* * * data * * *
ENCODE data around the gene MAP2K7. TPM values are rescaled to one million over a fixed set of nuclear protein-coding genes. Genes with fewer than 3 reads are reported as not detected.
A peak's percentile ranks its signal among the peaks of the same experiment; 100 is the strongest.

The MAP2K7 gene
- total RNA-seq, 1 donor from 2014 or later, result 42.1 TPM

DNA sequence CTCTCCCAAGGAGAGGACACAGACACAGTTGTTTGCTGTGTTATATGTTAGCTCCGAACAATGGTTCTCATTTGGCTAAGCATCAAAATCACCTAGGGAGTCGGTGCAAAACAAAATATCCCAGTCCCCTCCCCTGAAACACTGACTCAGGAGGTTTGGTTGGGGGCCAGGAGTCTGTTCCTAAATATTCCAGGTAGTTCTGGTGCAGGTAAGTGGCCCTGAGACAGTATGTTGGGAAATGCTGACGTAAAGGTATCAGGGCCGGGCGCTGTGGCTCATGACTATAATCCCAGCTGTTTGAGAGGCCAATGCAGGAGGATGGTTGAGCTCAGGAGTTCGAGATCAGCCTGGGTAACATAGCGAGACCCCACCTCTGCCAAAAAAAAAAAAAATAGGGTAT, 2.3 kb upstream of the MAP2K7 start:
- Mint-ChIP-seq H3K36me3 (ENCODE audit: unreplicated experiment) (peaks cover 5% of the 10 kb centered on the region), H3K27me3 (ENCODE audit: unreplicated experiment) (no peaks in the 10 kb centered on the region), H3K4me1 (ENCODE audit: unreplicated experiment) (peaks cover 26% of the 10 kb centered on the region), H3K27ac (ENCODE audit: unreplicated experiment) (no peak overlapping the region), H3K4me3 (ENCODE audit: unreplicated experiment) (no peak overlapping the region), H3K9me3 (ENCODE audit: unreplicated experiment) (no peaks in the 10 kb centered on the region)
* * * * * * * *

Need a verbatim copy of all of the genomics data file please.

ENCODE data around the gene MAP2K7. TPM values are rescaled to one million over a fixed set of nuclear protein-coding genes. Genes with fewer than 3 reads are reported as not detected.
A peak's percentile ranks its signal among the peaks of the same experiment; 100 is the strongest.

The MAP2K7 gene
- total RNA-seq, 1 donor from 2014 or later, result 42.1 TPM

DNA sequence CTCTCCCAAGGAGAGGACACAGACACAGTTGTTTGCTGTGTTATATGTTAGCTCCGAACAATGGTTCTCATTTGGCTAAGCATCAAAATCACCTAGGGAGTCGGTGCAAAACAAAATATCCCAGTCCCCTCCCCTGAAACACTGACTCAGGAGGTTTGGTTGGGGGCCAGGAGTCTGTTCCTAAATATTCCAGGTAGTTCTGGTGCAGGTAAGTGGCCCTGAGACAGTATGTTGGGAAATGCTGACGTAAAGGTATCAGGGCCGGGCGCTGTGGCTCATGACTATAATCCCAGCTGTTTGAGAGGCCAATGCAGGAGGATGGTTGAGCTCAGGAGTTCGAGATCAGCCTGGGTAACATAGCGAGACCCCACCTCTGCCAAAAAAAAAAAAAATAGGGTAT, 2.3 kb upstream of the MAP2K7 start:
- Mint-ChIP-seq H3K36me3 (ENCODE audit: unreplicated experiment) (peaks cover 5% of the 10 kb centered on the region), H3K27me3 (ENCODE audit: unreplicated experiment) (no peaks in the 10 kb centered on the region), H3K4me1 (ENCODE audit: unreplicated experiment) (peaks cover 26% of the 10 kb centered on the region), H3K27ac (ENCODE audit: unreplicated experiment) (no peak overlapping the region), H3K4me3 (ENCODE audit: unreplicated experiment) (no peak overlapping the region), H3K9me3 (ENCODE audit: unreplicated experiment) (no peaks in the 10 kb centered on the region)